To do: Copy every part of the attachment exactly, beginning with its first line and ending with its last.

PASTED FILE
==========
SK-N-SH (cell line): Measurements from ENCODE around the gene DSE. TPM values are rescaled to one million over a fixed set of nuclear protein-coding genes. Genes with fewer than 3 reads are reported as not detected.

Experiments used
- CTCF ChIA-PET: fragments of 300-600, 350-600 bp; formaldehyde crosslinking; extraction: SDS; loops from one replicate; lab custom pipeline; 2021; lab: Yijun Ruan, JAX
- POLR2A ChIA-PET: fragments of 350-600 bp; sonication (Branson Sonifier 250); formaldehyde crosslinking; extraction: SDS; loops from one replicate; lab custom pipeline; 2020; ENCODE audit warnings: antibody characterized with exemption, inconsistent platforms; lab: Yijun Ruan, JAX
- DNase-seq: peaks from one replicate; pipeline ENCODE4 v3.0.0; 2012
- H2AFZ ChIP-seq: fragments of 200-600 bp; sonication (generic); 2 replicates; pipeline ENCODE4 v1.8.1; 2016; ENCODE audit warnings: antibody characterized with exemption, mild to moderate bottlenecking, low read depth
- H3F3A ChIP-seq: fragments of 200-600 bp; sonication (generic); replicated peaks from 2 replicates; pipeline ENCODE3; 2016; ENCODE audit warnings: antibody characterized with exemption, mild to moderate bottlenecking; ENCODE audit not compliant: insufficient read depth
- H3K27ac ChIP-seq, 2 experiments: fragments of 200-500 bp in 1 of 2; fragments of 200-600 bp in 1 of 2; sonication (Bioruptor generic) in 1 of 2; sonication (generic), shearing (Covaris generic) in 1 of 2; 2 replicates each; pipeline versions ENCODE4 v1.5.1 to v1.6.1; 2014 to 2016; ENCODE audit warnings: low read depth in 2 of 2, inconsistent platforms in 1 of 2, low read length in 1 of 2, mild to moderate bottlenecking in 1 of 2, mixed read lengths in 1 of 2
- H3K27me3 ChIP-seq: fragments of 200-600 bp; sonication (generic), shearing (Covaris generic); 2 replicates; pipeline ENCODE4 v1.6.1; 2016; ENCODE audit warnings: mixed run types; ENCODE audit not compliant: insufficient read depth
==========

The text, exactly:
SK-N-SH (cell line): Measurements from ENCODE around the gene DSE. TPM values are rescaled to one million over a fixed set of nuclear protein-coding genes. Genes with fewer than 3 reads are reported as not detected.

Experiments used
- CTCF ChIA-PET: fragments of 300-600, 350-600 bp; formaldehyde crosslinking; extraction: SDS; loops from one replicate; lab custom pipeline; 2021; lab: Yijun Ruan, JAX
- POLR2A ChIA-PET: fragments of 350-600 bp; sonication (Branson Sonifier 250); formaldehyde crosslinking; extraction: SDS; loops from one replicate; lab custom pipeline; 2020; ENCODE audit warnings: antibody characterized with exemption, inconsistent platforms; lab: Yijun Ruan, JAX
- DNase-seq: peaks from one replicate; pipeline ENCODE4 v3.0.0; 2012
- H2AFZ ChIP-seq: fragments of 200-600 bp; sonication (generic); 2 replicates; pipeline ENCODE4 v1.8.1; 2016; ENCODE audit warnings: antibody characterized with exemption, mild to moderate bottlenecking, low read depth
- H3F3A ChIP-seq: fragments of 200-600 bp; sonication (generic); replicated peaks from 2 replicates; pipeline ENCODE3; 2016; ENCODE audit warnings: antibody characterized with exemption, mild to moderate bottlenecking; ENCODE audit not compliant: insufficient read depth
- H3K27ac ChIP-seq, 2 experiments: fragments of 200-500 bp in 1 of 2; fragments of 200-600 bp in 1 of 2; sonication (Bioruptor generic) in 1 of 2; sonication (generic), shearing (Covaris generic) in 1 of 2; 2 replicates each; pipeline versions ENCODE4 v1.5.1 to v1.6.1; 2014 to 2016; ENCODE audit warnings: low read depth in 2 of 2, inconsistent platforms in 1 of 2, low read length in 1 of 2, mild to moderate bottlenecking in 1 of 2, mixed read lengths in 1 of 2
- H3K27me3 ChIP-seq: fragments of 200-600 bp; sonication (generic), shearing (Covaris generic); 2 replicates; pipeline ENCODE4 v1.6.1; 2016; ENCODE audit warnings: mixed run types; ENCODE audit not compliant: insufficient read depth